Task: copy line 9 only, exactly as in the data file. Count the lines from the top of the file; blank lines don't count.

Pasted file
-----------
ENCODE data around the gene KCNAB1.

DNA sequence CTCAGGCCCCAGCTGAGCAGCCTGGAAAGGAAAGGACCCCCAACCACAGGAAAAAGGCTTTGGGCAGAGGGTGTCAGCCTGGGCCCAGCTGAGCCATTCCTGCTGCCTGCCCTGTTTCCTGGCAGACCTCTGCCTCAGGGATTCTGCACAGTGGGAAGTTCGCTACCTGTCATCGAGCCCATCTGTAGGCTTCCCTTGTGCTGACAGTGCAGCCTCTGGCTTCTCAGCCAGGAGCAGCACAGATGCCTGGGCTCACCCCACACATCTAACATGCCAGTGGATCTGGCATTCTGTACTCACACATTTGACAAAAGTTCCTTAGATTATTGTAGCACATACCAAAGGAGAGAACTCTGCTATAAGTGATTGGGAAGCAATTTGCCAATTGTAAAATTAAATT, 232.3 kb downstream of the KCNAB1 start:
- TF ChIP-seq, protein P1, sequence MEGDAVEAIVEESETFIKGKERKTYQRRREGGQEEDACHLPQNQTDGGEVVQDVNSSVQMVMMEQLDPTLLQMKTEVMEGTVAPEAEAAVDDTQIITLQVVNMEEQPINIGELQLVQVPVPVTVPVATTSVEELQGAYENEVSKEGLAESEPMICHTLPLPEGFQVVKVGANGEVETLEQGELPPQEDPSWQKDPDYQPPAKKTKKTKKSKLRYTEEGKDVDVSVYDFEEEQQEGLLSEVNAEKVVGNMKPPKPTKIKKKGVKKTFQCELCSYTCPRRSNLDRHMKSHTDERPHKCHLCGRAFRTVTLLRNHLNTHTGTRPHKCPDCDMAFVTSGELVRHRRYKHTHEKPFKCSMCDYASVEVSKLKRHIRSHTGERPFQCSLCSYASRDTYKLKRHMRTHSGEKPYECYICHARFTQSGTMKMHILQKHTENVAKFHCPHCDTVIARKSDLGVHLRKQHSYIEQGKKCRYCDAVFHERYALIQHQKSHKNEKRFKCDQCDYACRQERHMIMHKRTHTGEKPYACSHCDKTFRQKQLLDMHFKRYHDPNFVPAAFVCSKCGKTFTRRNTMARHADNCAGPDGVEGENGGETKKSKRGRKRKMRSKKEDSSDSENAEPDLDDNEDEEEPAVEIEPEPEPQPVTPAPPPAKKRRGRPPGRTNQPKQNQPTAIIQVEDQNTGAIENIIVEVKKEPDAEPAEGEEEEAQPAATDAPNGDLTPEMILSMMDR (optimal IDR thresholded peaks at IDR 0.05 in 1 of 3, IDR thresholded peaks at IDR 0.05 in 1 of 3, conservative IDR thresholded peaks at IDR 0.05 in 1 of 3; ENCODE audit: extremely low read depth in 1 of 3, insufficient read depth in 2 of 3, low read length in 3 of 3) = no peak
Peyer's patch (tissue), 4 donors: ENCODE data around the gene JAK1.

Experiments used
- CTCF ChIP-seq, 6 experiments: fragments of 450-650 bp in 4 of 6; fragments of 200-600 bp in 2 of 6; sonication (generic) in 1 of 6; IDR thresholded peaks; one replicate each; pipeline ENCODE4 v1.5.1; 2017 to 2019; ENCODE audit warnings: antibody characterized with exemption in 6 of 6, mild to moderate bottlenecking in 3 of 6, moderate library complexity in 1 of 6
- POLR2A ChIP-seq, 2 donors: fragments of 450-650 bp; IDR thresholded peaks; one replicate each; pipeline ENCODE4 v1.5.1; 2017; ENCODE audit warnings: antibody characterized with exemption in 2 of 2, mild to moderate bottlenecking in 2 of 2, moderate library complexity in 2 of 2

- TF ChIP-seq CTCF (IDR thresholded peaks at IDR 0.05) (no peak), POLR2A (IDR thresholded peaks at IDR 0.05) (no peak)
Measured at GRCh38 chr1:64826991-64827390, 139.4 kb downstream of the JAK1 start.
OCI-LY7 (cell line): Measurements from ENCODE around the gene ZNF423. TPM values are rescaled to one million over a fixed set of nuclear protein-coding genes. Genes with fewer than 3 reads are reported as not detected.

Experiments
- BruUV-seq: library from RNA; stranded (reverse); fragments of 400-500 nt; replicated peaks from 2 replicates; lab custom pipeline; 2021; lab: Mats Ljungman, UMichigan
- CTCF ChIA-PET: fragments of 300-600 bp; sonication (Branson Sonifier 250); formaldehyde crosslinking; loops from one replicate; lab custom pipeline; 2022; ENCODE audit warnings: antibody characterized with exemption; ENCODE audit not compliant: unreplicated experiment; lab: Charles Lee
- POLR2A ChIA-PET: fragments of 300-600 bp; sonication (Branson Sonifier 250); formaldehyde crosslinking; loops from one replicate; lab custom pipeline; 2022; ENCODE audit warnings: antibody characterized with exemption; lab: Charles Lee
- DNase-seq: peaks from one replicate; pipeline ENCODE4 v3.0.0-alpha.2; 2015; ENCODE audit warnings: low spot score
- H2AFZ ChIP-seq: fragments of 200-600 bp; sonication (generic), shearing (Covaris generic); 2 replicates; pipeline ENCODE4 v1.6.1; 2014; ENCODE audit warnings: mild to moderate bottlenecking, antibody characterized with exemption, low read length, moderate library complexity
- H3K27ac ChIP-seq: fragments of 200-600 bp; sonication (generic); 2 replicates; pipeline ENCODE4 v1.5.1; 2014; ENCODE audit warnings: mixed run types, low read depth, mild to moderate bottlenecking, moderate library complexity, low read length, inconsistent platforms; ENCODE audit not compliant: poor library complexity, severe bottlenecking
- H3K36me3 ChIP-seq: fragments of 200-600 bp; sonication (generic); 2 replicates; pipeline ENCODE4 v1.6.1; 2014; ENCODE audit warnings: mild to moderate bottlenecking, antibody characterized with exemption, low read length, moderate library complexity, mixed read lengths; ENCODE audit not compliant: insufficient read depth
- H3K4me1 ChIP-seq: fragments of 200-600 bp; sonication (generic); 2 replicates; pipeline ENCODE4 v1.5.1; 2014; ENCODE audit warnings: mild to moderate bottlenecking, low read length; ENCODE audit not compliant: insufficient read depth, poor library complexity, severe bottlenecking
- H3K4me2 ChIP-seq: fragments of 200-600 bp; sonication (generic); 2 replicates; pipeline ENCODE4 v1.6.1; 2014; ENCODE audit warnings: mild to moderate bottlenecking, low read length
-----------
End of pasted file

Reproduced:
Measured at GRCh38 chr1:64826991-64827390, 139.4 kb downstream of the JAK1 start.